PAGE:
Any of you Chattanoogans interested in getting involved, check out the Rise N Shine Farm out of Calhoun. They'll be delivering to Greenlife Grocery, as well as a few other places in the area. And they're needing more people to sign up in order to meet their operating expenses. This is my first time trying a CSA program, so I can't speak from experience, but I'm really excited about it.

The Makeover: Chair Edition

Guess what I did this week? I finally reupholstered a chair!

I expected it would be a lot of work, and believe me, it was. It was my first chair -- my first upholstery, ever -- and it's got some glaring flaws if you know where to look. But I know most people won't notice. 

I've spent the past couple days gazing happily at the chair while nursing my sore arm (using a staple gun is a real workout). 

The fabric is by Jessica Jones, and it was on sale for $6.98 a yard (Remember me talking about the price of that beautiful Mod Green Pod fabric?). I spent a long time searching the internet and my local fabric store, filtering through swatches and samples looking for the perfect design. It had to match, it had to be a fun pattern but not too in-your-face, it had to match the feel and style of the chair, and it had to be affordable. That's not easy to find, and even when the fabric is in your hands, it's hard to tell if it will be a success ON the chair. 

But I am very happy with the results.

One more chair to go...

Tuesday, March 16, 2010

Books: The cover matters


I have seen these clothbound books before, but I didn't know who had designed them until just today (thanks, Robbie!). Her name is Coralie Bickford-Smith, and you can see her website here, which features her many beautiful designs.

The magic of these books is that even though I haven't read Crime and Punishment, and even though it always seemed so intimidating, you can bet I would read it if I had this copy.

I also have a special place in my heart for Gothic horror novels, so I want to collect all of these, in addition to the clothbounds.

All of these books are, I think, limited editions, and some of them are going to be hard to find. And collecting them will set me back a pretty big chunk of money. But I can dream anyway -- dream of collecting gorgeous bookcovers, as well as the novels inside them. I love a good classic, and I am an advocate for judging books by their covers. Art is important, and these books are art both inside and out.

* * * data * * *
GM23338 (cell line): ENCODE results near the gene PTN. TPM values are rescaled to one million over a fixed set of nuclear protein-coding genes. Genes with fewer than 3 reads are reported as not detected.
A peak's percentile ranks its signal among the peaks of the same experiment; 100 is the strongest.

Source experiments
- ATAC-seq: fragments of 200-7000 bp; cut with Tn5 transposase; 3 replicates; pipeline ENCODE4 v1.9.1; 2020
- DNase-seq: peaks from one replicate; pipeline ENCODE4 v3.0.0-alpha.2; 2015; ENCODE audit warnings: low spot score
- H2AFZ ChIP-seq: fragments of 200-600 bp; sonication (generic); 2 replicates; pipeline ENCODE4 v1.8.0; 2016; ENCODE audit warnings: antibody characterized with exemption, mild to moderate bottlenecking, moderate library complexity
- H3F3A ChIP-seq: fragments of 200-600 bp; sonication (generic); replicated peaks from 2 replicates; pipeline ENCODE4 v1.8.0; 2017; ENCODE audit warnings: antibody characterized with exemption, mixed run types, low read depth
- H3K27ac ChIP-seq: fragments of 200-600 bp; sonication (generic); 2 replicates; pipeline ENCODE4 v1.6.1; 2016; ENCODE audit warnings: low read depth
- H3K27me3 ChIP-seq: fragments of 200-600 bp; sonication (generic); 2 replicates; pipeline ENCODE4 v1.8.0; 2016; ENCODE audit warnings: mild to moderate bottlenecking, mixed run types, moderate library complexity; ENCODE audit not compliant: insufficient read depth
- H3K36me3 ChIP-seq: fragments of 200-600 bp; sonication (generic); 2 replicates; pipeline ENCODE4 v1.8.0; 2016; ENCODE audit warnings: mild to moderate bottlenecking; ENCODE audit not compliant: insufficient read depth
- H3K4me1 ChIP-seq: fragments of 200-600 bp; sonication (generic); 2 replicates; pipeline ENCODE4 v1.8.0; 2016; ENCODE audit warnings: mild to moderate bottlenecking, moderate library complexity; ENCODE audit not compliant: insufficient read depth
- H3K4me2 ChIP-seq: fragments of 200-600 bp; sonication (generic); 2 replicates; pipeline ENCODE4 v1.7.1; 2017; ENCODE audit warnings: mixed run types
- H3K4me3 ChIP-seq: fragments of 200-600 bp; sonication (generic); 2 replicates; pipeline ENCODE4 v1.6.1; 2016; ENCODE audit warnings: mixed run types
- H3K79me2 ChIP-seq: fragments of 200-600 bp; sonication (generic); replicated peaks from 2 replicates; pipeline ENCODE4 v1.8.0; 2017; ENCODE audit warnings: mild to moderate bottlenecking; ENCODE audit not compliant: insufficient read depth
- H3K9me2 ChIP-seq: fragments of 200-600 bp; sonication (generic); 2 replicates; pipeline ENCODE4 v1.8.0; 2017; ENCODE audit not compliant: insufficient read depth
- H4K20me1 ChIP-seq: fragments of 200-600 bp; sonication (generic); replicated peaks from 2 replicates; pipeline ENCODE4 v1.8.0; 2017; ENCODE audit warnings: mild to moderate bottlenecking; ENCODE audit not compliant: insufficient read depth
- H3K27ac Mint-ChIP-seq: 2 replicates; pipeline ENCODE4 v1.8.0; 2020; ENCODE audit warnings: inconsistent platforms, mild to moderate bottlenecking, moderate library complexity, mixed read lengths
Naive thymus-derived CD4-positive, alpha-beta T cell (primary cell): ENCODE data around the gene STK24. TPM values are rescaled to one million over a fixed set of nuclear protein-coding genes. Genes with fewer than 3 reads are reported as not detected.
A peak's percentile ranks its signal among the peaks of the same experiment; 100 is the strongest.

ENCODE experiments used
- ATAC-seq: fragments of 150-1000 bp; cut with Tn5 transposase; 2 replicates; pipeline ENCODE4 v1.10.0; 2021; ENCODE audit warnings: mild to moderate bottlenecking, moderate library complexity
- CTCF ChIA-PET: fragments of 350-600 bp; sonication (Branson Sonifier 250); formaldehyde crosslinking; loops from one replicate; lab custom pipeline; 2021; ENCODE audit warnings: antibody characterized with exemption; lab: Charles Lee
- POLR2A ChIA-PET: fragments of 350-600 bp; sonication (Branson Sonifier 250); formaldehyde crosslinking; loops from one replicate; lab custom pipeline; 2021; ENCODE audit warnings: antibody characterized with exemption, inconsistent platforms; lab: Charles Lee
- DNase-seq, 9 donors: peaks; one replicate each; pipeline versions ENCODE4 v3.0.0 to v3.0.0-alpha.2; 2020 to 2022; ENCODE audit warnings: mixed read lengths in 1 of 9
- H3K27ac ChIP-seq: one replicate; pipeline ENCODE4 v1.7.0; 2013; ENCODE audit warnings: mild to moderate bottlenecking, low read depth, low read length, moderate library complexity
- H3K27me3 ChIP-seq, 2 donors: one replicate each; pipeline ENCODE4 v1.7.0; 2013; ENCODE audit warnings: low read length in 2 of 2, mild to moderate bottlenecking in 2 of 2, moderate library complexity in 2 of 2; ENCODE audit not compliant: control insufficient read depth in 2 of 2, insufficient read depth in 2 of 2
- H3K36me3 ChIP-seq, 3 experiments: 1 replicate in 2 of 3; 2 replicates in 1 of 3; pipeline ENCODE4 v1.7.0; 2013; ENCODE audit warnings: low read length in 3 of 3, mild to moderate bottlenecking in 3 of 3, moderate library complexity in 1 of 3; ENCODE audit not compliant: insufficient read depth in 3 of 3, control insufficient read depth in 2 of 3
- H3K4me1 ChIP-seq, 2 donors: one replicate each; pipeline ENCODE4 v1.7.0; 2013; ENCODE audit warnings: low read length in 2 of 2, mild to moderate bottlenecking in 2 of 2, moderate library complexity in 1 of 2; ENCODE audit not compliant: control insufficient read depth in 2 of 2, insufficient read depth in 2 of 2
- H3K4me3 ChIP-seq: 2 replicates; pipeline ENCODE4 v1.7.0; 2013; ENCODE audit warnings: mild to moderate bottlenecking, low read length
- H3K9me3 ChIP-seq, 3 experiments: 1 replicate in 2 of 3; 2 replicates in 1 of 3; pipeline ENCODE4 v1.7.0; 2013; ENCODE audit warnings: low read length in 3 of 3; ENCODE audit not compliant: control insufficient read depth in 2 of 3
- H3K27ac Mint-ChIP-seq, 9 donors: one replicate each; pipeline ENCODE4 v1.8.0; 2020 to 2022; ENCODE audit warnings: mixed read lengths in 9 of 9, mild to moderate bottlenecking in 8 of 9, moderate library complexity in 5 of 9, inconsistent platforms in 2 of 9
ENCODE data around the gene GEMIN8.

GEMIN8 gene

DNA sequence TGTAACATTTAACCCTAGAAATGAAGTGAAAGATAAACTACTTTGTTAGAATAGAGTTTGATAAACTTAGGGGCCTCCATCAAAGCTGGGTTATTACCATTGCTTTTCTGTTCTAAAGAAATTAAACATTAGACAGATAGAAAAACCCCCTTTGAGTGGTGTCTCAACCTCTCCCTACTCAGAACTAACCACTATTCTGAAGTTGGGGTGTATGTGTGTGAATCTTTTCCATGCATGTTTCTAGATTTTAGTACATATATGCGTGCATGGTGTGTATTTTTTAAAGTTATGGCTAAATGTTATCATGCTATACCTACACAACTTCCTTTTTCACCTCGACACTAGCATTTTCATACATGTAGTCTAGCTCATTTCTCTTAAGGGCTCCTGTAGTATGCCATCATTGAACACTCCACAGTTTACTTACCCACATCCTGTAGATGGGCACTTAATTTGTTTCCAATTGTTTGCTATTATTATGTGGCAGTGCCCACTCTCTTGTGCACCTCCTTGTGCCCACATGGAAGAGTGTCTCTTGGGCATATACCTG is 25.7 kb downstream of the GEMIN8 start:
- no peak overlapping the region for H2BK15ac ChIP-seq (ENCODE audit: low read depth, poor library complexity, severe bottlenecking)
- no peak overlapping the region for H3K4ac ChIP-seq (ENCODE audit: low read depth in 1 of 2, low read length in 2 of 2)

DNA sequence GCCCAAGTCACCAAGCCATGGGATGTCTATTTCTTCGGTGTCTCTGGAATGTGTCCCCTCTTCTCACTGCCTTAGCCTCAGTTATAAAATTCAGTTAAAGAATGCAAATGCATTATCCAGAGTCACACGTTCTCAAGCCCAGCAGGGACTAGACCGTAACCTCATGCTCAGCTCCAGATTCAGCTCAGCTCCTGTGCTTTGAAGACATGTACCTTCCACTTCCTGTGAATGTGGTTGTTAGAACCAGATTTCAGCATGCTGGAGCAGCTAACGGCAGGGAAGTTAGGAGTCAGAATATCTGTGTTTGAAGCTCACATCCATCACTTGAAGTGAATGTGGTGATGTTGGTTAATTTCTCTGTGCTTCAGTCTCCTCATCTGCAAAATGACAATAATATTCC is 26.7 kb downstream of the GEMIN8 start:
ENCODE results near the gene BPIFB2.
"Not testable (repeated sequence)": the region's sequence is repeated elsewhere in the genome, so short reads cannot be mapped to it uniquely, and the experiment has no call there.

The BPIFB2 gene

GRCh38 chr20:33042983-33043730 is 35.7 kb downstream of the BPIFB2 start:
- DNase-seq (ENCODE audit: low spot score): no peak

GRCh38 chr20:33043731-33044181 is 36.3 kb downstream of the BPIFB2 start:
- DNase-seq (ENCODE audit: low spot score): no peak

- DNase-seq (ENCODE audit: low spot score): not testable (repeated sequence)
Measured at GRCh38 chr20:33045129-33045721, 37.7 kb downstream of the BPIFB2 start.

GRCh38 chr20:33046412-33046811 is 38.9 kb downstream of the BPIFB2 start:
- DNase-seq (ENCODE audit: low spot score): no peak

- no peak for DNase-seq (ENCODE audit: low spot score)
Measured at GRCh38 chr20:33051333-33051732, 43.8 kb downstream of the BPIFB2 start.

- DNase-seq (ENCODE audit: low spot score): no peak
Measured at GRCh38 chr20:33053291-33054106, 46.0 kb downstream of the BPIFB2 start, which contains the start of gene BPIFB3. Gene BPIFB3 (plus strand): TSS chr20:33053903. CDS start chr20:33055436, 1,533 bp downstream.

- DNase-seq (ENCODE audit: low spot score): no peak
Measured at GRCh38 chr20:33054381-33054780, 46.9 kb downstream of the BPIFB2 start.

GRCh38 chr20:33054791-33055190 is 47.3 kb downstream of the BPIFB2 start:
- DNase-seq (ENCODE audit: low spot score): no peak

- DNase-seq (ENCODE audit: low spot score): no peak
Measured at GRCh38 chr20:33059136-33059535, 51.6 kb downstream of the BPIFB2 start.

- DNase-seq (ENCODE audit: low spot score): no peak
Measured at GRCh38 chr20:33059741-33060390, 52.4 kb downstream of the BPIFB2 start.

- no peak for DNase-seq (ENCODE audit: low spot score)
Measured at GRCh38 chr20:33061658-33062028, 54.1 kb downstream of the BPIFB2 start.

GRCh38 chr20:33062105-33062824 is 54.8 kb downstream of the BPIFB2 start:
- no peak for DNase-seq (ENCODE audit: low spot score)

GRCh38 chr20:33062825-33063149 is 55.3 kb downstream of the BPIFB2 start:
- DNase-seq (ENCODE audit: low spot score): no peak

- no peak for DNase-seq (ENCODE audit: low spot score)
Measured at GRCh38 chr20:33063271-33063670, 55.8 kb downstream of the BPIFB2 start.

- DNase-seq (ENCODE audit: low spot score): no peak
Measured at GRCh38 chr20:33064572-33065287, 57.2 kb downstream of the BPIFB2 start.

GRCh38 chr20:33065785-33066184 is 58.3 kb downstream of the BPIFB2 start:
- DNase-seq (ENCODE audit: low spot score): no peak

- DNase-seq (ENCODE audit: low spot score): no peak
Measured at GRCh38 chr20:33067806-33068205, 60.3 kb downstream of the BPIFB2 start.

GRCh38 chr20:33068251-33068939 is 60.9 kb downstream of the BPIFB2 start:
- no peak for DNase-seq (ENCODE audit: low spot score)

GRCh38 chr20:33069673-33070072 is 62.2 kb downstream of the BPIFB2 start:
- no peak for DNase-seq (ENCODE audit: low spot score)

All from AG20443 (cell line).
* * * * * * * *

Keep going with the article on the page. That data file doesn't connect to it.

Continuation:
Thank you, Coralie, for making classic books deliciously readable.

Thursday, March 11, 2010

The State of the Living Room

So far, here is what it looks like -- with the new couch!

Now, it may not be the skinniest of couches, but it's not the fattest either. I'd call this Average Couch, gotten for a very average price (or probably below average -- it was on sale, and we're poor). After looking at many, many furniture stores in town, we finally found this at the last place we looked (isn't that how it always goes?). For now, it's the right couch at the right price. Maybe someday I'll be able to shop at Room & Board...

To the left of the couch you can see a chair skeleton. Here's the other one:

It's a bit sad in my living room at the moment. 

But on the bright side, here's a pillow that I made (albeit a few days before Design*Sponge's wonderful tutorial on making zippered throw pillows came out, so it doesn't have a zipper). It's the green one.

And for your viewing pleasure, here's Andy and Miles hanging out on the new couch. 

Thursday, March 4, 2010

This is probably going to be a future project

I love this alphabet art from Room & Board. I love it a lot.

Room & Board probably won't be happy to hear this, but give me a couple of hours and I could make this myself (for less than $200, which is pretty much a fortune to me).

Given that I CAN make this, it follows that I probably will, knowing me.

I totally have gray hairs

At 24. Ugh.